Once the seedlings have reached a fair size, I take the trays into the potting shed during the day and return them to the house at night for a few days and then move them into the potting shed permanently so that I now have space on my window sills for my half-hardy annuals which I sow in late March / April.
Growing in pots first also helps in the battle against slugs and snails which are rather partial to tender seedlings. Larger plants may suffer the odd nibble here and there but will generally stand a better chance of growing into a mature plant. If you do sow direct, you will probably need to add organic slug pellets or other slug defences such as a nematode treatment (which is watered onto the soil), copper slug rings or tape or wool pellets. I have tried the copper tape and nematodes this year as my son's favourite animals are snails (don't ask me why!) and I'm waiting to see if my seedlings are less nibbled. I may sneak in some organic snail pellets when he's not looking if I do see a problem. You only need to protect seedlings when they are small, once they are a fair size then you can stop using any pellets.
If space is restricted in your garden you could try to mix annuals into your existing borders where you have any gaps and pick from there but ideally you will have a dedicated bed for cutting. This needs to be a sunny spot which is sheltered from the wind. With a cutting bed, you can treat the bed as a crop and cut with abandon without having to worry that your garden border looks ravished.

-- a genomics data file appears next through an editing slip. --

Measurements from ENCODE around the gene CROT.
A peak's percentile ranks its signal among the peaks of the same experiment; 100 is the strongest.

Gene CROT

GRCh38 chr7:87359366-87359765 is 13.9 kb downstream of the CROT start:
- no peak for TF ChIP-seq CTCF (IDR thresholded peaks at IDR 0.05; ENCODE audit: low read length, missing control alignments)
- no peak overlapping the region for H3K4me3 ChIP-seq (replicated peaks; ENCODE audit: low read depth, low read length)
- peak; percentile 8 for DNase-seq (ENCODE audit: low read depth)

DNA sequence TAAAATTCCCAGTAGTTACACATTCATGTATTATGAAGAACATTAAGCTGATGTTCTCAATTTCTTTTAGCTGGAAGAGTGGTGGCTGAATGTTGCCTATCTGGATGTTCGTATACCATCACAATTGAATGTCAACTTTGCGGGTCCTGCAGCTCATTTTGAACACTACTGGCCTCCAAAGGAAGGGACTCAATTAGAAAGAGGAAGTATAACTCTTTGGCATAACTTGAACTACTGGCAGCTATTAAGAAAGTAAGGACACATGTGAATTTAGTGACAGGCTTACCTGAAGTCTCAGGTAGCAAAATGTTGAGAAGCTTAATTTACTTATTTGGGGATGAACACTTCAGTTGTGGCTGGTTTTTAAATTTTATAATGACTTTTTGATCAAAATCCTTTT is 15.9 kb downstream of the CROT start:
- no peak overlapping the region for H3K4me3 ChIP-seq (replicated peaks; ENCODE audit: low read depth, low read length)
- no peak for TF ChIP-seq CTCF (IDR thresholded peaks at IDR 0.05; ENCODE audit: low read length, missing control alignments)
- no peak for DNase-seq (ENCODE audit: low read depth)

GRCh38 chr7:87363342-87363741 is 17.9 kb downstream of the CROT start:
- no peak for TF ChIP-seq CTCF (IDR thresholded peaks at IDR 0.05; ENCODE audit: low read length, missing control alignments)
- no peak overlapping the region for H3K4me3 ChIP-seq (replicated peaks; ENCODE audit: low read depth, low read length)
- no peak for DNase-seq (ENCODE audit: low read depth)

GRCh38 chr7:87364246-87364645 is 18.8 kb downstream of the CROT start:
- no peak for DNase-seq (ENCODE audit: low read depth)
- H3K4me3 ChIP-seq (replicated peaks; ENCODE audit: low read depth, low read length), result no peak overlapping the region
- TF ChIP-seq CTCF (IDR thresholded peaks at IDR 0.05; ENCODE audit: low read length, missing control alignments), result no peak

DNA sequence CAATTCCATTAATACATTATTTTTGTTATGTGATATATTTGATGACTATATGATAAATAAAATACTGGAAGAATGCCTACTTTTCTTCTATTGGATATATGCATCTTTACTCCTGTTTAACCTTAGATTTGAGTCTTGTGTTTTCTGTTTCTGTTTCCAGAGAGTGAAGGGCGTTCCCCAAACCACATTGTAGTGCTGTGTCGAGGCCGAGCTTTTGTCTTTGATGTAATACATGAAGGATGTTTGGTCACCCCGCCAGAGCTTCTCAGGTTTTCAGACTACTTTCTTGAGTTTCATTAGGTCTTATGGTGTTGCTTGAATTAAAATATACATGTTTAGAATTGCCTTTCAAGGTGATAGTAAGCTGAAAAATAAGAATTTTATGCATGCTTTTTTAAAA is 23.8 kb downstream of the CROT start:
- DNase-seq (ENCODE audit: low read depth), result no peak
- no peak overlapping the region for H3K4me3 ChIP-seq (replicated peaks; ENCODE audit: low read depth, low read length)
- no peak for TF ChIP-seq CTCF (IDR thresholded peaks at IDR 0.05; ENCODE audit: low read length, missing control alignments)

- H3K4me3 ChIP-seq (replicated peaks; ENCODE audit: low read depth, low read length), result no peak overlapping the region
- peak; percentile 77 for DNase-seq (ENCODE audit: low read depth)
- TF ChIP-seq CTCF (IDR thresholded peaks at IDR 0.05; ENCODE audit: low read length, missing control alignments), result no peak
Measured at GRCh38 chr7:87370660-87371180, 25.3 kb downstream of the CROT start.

I have 3 raised beds built from railway sleepers in which to sow (measuring 1.1 m x 2.2 m each) and a further smaller raised bed made from used wooden pallets (0.8m square) which I dedicate to cut flowers and bulbs. I find raised beds easy to work with as you can have a good depth of quality soil, deep enough that I can leave my bulbs and corms (Daffodils, Muscari, Anemone coronaria, Iris reticulata and Tulips) in the bed and plant annuals over the top of them. At the moment, I am waiting for the leaves on my daffs to die back but have planted my hardy annuals between bulbs or between rows. You don't walk on the beds so you won't have to dig them over in the Winter. Just a light forking and they are ready again.
It is late April now, but there is still time if you would like to sow your own cutting garden. You can direct sow hardy annuals, such as Ammi majus and visigna, Bupleurum rotundifolium, Cornflowers, Nigella, Orlaya grandiflora, outside now. May- June is a good time to direct sow half-hardy annuals (those annuals that cannot withstand a frost such as Sunflowers, Zinnias and Cosmos ) or you can start them off now indoors to get a head-start.
If you've completely missed the boat with sowing your seeds then you can buy small annual plug plants direct from nurseries and online retailers for planting out but this is less cost-effective. I forgot to sow any biennial Sweet rocket (Hesperis matronalis) last September so was really pleased to be able to buy a pot at a plant fair so I don't miss out on it's flowers in early Summer.